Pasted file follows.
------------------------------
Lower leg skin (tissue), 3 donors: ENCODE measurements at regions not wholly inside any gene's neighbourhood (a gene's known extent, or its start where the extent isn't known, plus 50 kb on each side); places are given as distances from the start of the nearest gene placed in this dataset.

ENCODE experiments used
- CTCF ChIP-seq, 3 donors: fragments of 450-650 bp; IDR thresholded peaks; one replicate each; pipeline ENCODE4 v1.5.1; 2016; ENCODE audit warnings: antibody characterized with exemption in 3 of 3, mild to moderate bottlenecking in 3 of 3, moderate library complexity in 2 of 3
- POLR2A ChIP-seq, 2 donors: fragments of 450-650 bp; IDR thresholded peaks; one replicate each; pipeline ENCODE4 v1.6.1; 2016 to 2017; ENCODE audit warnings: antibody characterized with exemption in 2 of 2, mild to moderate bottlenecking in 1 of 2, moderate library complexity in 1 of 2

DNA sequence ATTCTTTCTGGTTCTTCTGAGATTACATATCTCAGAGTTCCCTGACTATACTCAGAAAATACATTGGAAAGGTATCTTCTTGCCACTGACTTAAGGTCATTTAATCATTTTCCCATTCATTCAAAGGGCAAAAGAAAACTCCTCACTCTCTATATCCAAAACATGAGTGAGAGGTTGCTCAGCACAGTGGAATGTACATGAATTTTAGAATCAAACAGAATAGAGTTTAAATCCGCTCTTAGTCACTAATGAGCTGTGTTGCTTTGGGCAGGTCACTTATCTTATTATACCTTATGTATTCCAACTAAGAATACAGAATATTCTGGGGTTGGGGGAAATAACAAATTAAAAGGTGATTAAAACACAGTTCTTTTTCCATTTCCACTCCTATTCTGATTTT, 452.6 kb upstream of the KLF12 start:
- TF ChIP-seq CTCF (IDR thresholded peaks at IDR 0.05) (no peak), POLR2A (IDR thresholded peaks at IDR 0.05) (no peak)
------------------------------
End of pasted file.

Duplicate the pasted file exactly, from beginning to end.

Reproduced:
Lower leg skin (tissue), 3 donors: ENCODE measurements at regions not wholly inside any gene's neighbourhood (a gene's known extent, or its start where the extent isn't known, plus 50 kb on each side); places are given as distances from the start of the nearest gene placed in this dataset.

ENCODE experiments used
- CTCF ChIP-seq, 3 donors: fragments of 450-650 bp; IDR thresholded peaks; one replicate each; pipeline ENCODE4 v1.5.1; 2016; ENCODE audit warnings: antibody characterized with exemption in 3 of 3, mild to moderate bottlenecking in 3 of 3, moderate library complexity in 2 of 3
- POLR2A ChIP-seq, 2 donors: fragments of 450-650 bp; IDR thresholded peaks; one replicate each; pipeline ENCODE4 v1.6.1; 2016 to 2017; ENCODE audit warnings: antibody characterized with exemption in 2 of 2, mild to moderate bottlenecking in 1 of 2, moderate library complexity in 1 of 2

DNA sequence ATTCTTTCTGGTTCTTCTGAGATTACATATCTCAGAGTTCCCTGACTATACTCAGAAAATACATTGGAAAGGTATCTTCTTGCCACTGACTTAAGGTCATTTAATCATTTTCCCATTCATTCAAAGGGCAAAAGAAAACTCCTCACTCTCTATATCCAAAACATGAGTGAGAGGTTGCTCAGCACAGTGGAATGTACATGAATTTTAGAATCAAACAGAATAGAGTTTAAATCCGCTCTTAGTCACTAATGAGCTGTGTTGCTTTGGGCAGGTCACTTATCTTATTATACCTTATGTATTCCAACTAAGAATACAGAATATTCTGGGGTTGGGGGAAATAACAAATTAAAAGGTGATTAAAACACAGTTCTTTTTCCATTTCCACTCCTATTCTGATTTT, 452.6 kb upstream of the KLF12 start:
- TF ChIP-seq CTCF (IDR thresholded peaks at IDR 0.05) (no peak), POLR2A (IDR thresholded peaks at IDR 0.05) (no peak)